Researchers Earn $2.3 Million Grant to Study Generational Cycle  of Maternal Obesity, Liver Disease

Researchers Earn $2.3 Million Grant to Study Generational Cycle of Maternal Obesity, Liver Disease

Published: Monday, April 22, 2024

Research increasingly suggests that when a woman with obesity becomes pregnant, a process of “fetal reprogramming” increases the risk that her baby will face problems like obesity, Type 2 diabetes and liver disease earlier in life.

To better understand how that reprogramming occurs, University of Oklahoma researchers recently earned a $2.3 million grant from the National Institutes of Health. They also will study whether an antioxidant called PQQ given to the mother can lower the risk of future metabolic problems for her offspring.

“Today in the United States, more than 40% of women of childbearing age are overweight or obese,” said OU Health Harold Hamm Diabetes Center researcher Karen Jonscher, Ph.D., who is leading the work of the grant with Dean Myers, Ph.D. “Research has shown that people whose mothers were obese during pregnancy have a higher risk for developing metabolic dysfunction-associated steatotic liver disease, a fatty liver disease that becomes progressively worse and can result in the need for a transplant. However, in offspring, it happens earlier in life and with more severe problems. The whole process seems to be accelerated in children who are born to mothers with obesity.”

Much of America’s obesity problem is attributed to eating a “Western-style” diet that is heavy on fats. However, even if a woman with obesity eats healthier during pregnancy, her offspring still face a higher risk of disease. Jonscher and Myers believe the key may be what is happening in the placenta — the interface between mother and fetus.

Obesity is essentially a low-grade, chronic inflammatory disease. Fat cells cause inflammation, which means the body’s white blood cells are in a constant state of activation and can damage other cells and tissues. Cholesterol and triglyceride levels rise, and blood pressure increases. Jonscher hypothesizes that the inflammation in pregnant women with obesity prompts the placenta to send a signal to the fetus’s stem cells, telling them to reprogram themselves to become more susceptible to the inflammation’s harmful effects.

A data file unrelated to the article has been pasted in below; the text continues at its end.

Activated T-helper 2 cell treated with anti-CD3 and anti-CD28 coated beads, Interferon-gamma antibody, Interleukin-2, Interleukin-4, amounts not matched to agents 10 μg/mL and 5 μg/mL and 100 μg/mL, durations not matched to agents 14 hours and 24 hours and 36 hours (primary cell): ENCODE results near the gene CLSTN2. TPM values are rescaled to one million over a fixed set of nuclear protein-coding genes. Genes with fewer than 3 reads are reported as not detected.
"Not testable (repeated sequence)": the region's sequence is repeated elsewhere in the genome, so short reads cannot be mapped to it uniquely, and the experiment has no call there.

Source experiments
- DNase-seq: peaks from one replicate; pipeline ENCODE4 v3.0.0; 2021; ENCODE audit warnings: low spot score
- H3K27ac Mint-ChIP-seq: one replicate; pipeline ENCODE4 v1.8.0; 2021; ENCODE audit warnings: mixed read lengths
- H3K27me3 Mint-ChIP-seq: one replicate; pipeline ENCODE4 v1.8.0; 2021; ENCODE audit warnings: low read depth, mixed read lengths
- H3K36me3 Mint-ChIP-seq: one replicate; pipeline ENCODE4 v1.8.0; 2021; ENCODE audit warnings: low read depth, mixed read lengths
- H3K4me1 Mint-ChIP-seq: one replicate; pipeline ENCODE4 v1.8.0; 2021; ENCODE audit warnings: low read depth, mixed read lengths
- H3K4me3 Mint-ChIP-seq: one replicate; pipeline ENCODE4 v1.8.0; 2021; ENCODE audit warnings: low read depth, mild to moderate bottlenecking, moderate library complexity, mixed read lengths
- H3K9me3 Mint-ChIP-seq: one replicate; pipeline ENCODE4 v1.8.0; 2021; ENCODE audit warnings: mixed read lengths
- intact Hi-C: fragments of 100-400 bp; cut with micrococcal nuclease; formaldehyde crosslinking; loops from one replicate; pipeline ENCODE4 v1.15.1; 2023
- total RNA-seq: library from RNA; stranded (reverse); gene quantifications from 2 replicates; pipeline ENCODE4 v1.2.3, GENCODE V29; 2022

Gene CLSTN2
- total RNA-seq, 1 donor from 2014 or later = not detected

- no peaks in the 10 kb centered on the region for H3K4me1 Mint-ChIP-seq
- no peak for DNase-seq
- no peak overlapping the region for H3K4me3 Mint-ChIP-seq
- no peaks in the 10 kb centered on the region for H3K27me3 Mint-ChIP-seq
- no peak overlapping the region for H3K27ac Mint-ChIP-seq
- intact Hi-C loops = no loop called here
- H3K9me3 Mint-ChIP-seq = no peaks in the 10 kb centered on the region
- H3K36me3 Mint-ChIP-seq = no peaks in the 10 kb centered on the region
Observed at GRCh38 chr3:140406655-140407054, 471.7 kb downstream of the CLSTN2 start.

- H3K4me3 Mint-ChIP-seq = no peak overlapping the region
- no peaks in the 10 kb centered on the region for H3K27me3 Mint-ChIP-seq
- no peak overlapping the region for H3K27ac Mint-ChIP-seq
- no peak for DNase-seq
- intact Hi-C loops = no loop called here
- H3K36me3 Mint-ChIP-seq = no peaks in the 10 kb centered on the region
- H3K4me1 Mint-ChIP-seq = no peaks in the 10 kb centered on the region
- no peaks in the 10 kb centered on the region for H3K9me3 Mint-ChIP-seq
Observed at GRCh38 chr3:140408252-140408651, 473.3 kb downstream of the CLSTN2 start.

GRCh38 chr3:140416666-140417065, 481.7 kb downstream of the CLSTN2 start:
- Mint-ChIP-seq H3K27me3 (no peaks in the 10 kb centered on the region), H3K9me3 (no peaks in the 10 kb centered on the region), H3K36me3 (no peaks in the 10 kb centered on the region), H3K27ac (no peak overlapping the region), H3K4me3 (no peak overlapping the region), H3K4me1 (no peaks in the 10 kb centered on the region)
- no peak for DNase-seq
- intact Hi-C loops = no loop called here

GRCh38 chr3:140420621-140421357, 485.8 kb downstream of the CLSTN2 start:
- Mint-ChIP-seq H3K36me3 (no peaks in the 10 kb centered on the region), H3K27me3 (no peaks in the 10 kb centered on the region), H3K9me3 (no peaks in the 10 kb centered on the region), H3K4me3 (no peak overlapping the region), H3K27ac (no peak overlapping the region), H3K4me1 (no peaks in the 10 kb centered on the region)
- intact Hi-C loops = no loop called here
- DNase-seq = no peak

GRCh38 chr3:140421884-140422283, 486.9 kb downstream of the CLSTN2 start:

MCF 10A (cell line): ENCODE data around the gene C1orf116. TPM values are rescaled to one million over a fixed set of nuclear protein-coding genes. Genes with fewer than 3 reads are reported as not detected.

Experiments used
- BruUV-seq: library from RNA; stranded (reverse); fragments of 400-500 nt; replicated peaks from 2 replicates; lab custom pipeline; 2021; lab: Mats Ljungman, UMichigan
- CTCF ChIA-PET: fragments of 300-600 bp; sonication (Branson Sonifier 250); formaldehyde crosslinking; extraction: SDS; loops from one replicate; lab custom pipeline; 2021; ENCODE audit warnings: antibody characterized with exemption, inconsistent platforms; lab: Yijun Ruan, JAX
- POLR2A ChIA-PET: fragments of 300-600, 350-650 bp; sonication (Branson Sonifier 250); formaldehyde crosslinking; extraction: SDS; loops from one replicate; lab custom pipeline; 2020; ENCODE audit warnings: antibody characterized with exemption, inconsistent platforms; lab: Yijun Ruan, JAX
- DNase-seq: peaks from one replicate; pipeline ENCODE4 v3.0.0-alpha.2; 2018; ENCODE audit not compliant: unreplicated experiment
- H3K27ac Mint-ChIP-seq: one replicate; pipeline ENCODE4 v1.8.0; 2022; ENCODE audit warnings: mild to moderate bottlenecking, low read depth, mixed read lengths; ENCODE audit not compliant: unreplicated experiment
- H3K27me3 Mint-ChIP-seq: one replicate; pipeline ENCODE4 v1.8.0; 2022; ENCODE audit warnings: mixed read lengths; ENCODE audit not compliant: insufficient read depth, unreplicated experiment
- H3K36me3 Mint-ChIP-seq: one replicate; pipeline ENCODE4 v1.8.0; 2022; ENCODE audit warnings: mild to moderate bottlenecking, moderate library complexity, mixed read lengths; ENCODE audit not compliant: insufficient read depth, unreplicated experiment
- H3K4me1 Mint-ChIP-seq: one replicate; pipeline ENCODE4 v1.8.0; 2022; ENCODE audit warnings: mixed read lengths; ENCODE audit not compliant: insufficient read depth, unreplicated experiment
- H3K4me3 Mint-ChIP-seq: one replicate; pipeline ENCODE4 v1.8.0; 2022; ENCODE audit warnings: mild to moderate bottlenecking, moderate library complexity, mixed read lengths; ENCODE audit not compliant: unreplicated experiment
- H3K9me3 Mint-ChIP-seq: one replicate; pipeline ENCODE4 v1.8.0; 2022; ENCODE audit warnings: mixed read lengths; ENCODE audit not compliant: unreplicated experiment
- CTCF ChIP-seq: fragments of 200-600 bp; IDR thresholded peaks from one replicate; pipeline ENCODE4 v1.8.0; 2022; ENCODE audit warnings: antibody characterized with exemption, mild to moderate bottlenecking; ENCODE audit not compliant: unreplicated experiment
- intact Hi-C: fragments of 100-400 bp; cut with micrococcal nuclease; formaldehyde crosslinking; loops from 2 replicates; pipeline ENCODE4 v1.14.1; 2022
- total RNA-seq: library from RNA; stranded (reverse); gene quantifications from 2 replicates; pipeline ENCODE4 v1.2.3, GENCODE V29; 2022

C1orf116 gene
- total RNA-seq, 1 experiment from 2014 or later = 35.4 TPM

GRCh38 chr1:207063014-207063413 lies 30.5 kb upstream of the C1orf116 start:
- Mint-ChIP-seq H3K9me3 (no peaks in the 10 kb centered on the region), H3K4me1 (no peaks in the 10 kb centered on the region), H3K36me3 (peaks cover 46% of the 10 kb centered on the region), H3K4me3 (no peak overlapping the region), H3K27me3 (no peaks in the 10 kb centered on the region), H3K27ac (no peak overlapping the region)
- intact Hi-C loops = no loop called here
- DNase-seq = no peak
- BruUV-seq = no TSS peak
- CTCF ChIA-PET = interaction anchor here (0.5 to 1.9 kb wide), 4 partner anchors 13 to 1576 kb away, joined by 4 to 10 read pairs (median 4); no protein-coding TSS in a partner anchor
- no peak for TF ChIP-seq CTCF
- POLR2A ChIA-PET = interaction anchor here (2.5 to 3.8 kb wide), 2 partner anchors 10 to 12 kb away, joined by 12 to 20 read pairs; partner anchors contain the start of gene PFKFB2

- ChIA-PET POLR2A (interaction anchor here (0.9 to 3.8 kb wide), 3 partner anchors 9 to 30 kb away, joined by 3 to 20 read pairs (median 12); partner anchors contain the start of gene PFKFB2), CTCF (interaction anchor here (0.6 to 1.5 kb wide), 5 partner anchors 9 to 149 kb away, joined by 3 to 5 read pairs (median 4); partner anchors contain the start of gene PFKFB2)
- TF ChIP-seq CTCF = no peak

“There is even some evidence that inflammation changes how nutrients are transported to the fetus so that fat is preferentially transported rather than the building blocks of proteins,” said Jonscher, an associate professor of biochemistry and physiology.

With the grant, Jonscher and Myers will try to prove that hypothesis. In addition, they will test an antioxidant called pyrroloquinoline quinone, or PQQ, for its ability to block or reverse fetal reprogramming. PQQ, found in fruits and vegetables, has anti-inflammatory properties, but if a person doesn’t eat a healthy diet, they are less likely to have adequate levels of PQQ.

In their preliminary studies in a preclinical research model, the researchers found that when PQQ is given to obese mothers, their offspring are protected from fatty liver disease in adulthood. Because women are generally advised not to take weight loss drugs during pregnancy due to potential harm to the fetus, the researchers hope PQQ is both safe and effective.

“Based on the data we have gathered so far, we believe that PQQ will create a healthier pregnancy,” Myers said. “The mother may still have a high body mass index, but PQQ appears able to lower inflammation and improve cholesterol and lipid levels. If we can improve the mother's health, we are also improving the function of the placenta, which will protect the fetus in a positive way. And if we can protect the placenta, nutrient transport will be improved with more amino acids and protein building blocks reaching the fetus instead of fats, as well as better oxygen flow.”

Myers, who is a professor in the Department of Obstetrics and Gynecology, often talks with his clinical colleagues who are caring for women with obesity during their pregnancies. Exercising and eating a healthy diet can be difficult for all people, pregnant or not, and physicians need another tool to help women become more metabolically healthy while pregnant.

“Our goal is to create a less-inflamed, healthier placenta,” he said. “Hopefully, PQQ will help the mother, too, because women with obesity who are pregnant have an increased risk for gestational diabetes. If our research with this grant is successful, we hope to move PQQ into clinical trials in a few years.”


About the project

Research reported in this news release is supported by the National Institute of Diabetes and Digestive and Kidney Diseases, a component of the National Institutes of Health, under award number 1R01DK139443-01. Additional support is provided by OU Health Harold Hamm Diabetes Center and Presbyterian Health Foundation. Myers holds the John W. Records Chair in Obstetrics and Gynecology.

About the University of Oklahoma

Founded in 1890, the University of Oklahoma is a public research university located in Norman, Oklahoma. As the state’s flagship university, OU serves the educational, cultural, economic and health care needs of the state, region and nation. OU was named the state’s highest-ranking university in U.S. News & World Report’s most recent Best Colleges list. For more information about the university, visit